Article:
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Quick Guide to Learning Disability Services

By: Lucy Debenham BA (hons) - Updated: 5 Apr 2018 | comments*Discuss
Learning Disability Learning Disability

The term 'learning disability' covers a huge range of symptoms, conditions and impact on the individual. In many cases, the 'type' of learning disability itself can be manifested from one person to another in many different ways. Those with mild learning disabilities can often carry out day-to-day activities and live within communities almost completely independently, with little input or need for learning disability services. But people with moderate to severe learning disabilities may need access to round-the-clock support and treatment, relying heavily on a good support network.

Whilst families often take some of the role of caring and support, there are times when extra assistance is required. This may be on a short-term basis during times of change, or ongoing support to help with daily activities. Because needs are assessed on an individual basis, and the issues arising from the learning disability can be so varied, it's not surprising to find that there are a vast array of learning disability services. Here we take a look at just some of those services available to people with learning disabilities, and their families in the UK.

Local Authorities

The government has stipulated that people with learning disabilities should have the freedom to choose the kind of treatment that they receive. They should also have access to their communities, which may require providing things like specialised transport and housing. Local authorities may also run community day centres, residential homes or nursing homes. These kinds of services are often referred to as 'social care' services.

This is why local authorities have a particular responsibility to provide a range of essential services to enable people with learning disabilities to access the care, treatment, support that they need. Guidance on the appropriate social care services is provided by central government, and officials are employed to help ensure that the services are being carried out properly. Health and social care services are delivered via the NHS (Primary Care Trusts, or PCTs). You can contact your local authority directly to find out more about the services available in your area.


Mencap is perhaps one of the most well-known of the learning disability service providers. Mencap offers support, advice and resources to help people with learning disabilities, as well as their families, carers and other professionals. Mencap cites itself as the 'voice of learning disability', and is affiliated with over 500 other groups. Mencap is active in campaigning for changes and improvements for people with learning disabilities. It is also one of a number of groups that helped the government to produce the white paper 'Valuing People'.

Mencap also provides flexible services for people with a learning disabilities, as, in line with the aims in the 'Valuing People' white paper, it believes that a person with a learning disability should be able to live as independently as possible. Mencap has local groups that offer advice, support, fundraising services and training for professionals. You can visit its website to find out where these local groups are currently operating.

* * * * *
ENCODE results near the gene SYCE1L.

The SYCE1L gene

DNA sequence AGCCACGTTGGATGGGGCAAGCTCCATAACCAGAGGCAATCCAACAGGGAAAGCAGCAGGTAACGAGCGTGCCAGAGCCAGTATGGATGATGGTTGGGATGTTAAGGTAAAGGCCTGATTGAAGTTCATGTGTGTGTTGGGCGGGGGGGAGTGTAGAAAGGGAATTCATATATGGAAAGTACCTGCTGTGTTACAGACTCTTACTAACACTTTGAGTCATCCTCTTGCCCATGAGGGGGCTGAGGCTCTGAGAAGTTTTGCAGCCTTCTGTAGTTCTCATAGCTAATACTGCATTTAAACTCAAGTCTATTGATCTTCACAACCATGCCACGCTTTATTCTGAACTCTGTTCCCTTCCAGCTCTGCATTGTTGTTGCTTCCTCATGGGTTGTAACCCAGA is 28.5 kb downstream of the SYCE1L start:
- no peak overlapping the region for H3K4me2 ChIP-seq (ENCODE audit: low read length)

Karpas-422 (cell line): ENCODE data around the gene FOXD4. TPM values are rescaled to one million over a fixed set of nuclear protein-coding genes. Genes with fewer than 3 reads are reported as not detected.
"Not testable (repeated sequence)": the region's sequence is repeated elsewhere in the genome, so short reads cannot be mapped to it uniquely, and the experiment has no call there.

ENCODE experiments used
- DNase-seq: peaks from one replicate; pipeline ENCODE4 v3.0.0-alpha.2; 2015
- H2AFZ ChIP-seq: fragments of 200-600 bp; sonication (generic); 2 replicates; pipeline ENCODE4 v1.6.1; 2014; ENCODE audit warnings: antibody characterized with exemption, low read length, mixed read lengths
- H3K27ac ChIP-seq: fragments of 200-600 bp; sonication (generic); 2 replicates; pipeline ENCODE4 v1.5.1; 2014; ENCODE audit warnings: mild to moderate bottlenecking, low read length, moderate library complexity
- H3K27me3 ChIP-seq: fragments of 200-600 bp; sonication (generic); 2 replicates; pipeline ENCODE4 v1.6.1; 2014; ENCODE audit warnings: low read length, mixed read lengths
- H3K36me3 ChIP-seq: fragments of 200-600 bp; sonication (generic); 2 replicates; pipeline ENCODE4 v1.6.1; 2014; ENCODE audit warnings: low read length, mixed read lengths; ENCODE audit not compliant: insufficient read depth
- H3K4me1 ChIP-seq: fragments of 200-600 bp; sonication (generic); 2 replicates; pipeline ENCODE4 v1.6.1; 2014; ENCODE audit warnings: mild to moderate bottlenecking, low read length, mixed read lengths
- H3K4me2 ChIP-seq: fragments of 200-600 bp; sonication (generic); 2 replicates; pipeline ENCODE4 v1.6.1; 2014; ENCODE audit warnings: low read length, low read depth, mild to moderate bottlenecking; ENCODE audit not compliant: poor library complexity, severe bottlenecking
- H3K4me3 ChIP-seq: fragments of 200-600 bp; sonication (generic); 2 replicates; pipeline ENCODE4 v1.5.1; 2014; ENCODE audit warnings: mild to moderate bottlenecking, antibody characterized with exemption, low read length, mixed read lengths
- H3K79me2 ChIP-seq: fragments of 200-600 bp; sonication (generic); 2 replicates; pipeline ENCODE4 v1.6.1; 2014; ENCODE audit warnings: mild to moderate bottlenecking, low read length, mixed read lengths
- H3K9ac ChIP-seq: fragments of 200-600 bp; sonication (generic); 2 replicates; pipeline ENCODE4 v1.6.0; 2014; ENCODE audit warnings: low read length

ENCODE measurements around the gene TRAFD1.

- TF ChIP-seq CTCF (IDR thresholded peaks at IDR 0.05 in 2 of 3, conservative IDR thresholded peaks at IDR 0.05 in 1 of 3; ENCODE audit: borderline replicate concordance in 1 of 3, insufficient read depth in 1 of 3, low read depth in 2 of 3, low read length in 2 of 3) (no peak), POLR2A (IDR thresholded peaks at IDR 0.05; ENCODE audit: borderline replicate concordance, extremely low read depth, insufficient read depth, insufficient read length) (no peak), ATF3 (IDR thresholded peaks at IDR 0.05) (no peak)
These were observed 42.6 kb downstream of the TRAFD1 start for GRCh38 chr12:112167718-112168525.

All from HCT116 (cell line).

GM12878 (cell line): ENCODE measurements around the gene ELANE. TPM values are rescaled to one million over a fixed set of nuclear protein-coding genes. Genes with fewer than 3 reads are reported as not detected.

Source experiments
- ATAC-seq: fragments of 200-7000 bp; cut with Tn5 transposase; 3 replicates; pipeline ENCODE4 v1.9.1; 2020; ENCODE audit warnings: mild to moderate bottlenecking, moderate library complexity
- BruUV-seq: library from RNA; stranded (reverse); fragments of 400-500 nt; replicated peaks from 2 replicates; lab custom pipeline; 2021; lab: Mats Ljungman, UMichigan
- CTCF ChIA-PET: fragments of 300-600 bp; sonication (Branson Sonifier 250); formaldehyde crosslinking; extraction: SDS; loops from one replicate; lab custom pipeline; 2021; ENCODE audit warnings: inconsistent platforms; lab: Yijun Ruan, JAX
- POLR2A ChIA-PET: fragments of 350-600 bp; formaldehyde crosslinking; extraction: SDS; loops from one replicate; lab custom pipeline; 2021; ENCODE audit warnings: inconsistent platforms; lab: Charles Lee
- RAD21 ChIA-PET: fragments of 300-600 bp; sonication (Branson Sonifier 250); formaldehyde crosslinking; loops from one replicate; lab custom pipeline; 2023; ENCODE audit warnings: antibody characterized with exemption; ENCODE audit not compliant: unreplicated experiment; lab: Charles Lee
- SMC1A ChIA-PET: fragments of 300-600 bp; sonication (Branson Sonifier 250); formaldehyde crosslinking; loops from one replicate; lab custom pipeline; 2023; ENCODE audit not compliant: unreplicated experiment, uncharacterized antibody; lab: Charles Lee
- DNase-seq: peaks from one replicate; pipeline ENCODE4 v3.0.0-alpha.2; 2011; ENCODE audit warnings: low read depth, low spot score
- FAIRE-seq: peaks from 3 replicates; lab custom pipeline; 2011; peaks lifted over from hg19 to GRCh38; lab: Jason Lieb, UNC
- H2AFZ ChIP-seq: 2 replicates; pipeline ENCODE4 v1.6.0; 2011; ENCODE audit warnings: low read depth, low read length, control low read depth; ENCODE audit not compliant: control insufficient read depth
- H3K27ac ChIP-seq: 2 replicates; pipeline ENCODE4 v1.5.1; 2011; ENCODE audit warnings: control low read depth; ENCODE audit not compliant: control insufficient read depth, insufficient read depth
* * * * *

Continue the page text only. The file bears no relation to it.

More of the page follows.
The British Institute of Learning Disabilities

The British Institute of Learning Disabilities (BILD) is a national charity that is continually aiming to improve the quality of life for those with learning disabilities. It works with many organisations, including advocacy groups and the government, producing publications and helping to steer improvements in policies. BILD also provides learning services, by training professionals, family members and people with learning disabilities. It is a member of the 'Learning Disability Coalition', an organisation comprised of 15 Learning Disability groups.

Foundation for People with Learning Disabilities

The Foundation for People with Learning Disabilities works in a number of ways to provide people and families of people with a learning disability support. It provides consultancy and conduct research, working and seeking advice from families and people with learning disabilities. The Foundation for People with Learning Disabilities also promotes individualised plans to help people to direct the support that they need, working with services that everyone uses to improve access for people with learning disabilities.

Of course, there are many more valuable learning disability organisations designed to provide support, training and resources for people with a learning disabilities, their families, carers and professionals. There is also a large number of organisations for specific learning disabilities, many of whom work with local authorities to help improve services. Contact your local authority for more information, or take a look at the Learning Disability Coalition website for more information about active groups and organisations.

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Please could you me give advice about further education for my step daughter who as learning disabilities and what to go back college with better support instead of feeling so is made unimportant. .
Cherry - 5-Apr-18 @ 9:52 PM
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